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Homechevron_rightIndiachevron_rightTerm 'sedition' may go...

Term 'sedition' may go but the provision would remain the same: Experts

Term sedition may go but the provision would remain the same: Experts

New Delhi: The Union Home Minister, Amit Shah, has introduced three bills pertaining to the legal system, with an emphasis on the repeal of the contentious sedition law. However, legal experts in the country argue that the provisions for punishment under sedition charges would remain the same despite the removal of the term "sedition."

Amit Shah's announcement of a new bill aimed at replacing the existing Indian Penal Code (IPC) and repealing the offence of sedition has ignited a heated debate among legal experts and citizens alike. The bill, known as the Bharatiya Nyaya Samhita Bill, 2023, seeks to eliminate the criminalization of sedition under IPC section 124A. Shah emphasized, "Everyone has the right to speak. We are completely repealing sedition."

However, legal minds questioned the new bill's intentions. Lawyers and criminal law experts say that the term "sedition" has been removed, and the proposed legislation contains provisions that seemingly mirror offences covered by the sedition law.

Under the new bill, acts that "excite or attempt to excite secession or armed rebellion or subversive activities, or encourage feelings of separatist activities or endanger the sovereignty, unity, and integrity of India" will be punishable under Section 150.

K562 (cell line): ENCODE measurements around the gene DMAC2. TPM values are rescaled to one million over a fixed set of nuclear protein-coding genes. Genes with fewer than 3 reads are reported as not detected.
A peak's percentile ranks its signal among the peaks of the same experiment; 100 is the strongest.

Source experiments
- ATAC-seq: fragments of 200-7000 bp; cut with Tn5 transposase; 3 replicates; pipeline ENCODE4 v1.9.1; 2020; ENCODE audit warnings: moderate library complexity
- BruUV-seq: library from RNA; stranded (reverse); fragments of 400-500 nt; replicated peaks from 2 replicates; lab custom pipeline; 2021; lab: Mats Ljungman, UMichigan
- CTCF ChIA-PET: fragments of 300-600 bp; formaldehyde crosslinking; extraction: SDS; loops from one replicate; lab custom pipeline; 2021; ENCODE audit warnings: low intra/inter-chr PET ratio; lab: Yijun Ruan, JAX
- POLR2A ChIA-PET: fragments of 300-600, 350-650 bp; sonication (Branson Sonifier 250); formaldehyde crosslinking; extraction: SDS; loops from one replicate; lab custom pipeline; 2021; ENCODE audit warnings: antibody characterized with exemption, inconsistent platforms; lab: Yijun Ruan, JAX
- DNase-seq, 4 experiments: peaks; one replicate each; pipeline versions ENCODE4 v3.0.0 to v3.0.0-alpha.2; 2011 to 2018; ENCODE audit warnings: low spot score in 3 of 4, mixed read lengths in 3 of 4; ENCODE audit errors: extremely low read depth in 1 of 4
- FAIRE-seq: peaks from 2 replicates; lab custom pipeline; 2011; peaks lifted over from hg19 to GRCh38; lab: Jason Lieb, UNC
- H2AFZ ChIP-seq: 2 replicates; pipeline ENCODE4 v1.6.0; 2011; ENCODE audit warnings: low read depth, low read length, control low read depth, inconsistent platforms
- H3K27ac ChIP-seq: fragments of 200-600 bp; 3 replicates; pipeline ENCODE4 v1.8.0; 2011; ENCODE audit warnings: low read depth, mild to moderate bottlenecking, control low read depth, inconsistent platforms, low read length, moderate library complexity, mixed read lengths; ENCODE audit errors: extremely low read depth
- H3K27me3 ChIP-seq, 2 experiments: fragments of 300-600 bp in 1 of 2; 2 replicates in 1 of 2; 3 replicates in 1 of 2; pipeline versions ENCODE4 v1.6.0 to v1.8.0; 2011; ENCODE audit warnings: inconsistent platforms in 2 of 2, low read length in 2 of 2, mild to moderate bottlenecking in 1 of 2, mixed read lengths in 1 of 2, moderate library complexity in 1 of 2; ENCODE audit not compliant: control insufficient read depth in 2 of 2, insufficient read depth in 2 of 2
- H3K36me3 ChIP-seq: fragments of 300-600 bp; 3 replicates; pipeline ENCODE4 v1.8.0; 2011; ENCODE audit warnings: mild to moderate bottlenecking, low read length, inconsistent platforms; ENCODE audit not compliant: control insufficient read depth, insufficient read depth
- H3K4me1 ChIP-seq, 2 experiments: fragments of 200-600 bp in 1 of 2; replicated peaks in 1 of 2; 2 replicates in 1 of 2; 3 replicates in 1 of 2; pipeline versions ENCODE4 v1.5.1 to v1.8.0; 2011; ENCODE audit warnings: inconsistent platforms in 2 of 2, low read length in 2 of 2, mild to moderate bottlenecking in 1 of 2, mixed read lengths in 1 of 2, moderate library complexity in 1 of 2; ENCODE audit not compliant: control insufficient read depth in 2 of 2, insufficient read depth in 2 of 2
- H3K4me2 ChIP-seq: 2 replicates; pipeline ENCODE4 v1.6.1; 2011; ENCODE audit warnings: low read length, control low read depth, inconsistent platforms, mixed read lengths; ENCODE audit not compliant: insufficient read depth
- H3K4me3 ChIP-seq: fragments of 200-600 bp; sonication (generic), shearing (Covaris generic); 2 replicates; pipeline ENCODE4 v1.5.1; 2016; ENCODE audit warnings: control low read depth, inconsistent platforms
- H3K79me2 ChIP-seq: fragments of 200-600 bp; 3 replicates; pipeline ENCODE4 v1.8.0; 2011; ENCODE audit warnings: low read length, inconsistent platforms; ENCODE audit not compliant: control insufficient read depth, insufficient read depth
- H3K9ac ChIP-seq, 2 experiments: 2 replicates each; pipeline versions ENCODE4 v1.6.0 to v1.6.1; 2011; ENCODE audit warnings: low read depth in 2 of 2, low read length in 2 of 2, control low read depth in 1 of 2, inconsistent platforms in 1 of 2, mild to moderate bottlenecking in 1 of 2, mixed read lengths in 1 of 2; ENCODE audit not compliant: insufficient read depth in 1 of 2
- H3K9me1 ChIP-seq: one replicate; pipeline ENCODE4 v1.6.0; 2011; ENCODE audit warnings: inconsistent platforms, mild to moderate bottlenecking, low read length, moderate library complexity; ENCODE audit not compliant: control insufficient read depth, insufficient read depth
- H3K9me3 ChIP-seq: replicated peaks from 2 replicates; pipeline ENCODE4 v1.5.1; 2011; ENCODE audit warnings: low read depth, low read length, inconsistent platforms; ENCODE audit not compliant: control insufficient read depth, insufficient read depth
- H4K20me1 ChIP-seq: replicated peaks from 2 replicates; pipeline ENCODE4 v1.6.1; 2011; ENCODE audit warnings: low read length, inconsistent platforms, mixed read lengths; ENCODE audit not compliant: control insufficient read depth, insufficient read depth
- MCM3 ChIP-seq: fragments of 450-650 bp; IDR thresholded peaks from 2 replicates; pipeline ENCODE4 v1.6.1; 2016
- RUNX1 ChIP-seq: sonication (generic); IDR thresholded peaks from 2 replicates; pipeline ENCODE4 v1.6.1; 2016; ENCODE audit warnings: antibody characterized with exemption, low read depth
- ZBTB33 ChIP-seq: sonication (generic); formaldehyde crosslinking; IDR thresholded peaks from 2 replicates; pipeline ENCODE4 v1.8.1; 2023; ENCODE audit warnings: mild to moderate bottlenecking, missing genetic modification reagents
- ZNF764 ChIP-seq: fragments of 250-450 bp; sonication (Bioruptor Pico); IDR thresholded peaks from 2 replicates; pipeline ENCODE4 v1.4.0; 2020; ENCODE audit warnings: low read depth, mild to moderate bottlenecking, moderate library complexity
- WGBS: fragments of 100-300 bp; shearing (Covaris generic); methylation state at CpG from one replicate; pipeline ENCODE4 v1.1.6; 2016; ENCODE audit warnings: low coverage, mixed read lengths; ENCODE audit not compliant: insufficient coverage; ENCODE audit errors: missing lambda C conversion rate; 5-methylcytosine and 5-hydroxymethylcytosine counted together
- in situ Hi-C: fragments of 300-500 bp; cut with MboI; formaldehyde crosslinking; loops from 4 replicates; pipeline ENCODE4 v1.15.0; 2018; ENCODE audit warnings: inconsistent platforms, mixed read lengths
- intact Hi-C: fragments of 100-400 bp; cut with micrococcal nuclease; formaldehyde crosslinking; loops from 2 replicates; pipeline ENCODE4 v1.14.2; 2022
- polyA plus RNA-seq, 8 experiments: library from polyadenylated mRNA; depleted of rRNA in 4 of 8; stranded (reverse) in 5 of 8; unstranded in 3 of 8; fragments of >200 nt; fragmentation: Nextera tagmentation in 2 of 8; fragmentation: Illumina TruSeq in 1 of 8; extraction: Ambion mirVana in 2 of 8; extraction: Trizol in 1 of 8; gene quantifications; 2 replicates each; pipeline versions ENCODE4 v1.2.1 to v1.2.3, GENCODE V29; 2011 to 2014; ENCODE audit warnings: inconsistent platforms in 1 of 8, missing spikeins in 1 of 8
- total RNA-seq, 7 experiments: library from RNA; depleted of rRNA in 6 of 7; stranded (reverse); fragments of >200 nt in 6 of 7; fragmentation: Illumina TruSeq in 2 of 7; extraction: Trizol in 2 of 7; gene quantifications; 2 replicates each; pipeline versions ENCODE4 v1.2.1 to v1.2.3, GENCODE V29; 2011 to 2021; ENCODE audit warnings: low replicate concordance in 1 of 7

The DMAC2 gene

Critics argue that the language used in Section 150 raises concerns about its precision and potential consequences. Experts cited that fundamental principles of criminal law appeared to have been overlooked during drafting while highlighting vague terms such as "subversive activities" and "feelings of separatist activities."

Notably, the new bill does more than simply replace the existing sedition law. Although the term "sedition" is absent, the provisions listed under Section 150 of the bill encompass offences that experts claim expand upon the current definition of sedition.

Moreover, the new legislation proposes stricter penalties than the existing sedition law. Currently, sedition carries a punishment of life imprisonment or imprisonment of up to three years. The new provision would extend the potential jail term to up to seven years, raising concerns about proportionality and discretion.

While the bill aims to reshape legal norms surrounding speech and dissent, critics assert that the vague language and heightened penalties of the new provisions could inadvertently infringe upon freedom of expression and lead to potential misuse of the law.

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TAGS:Amit ShahSedition LawIndian legal systemIndian Penal Code
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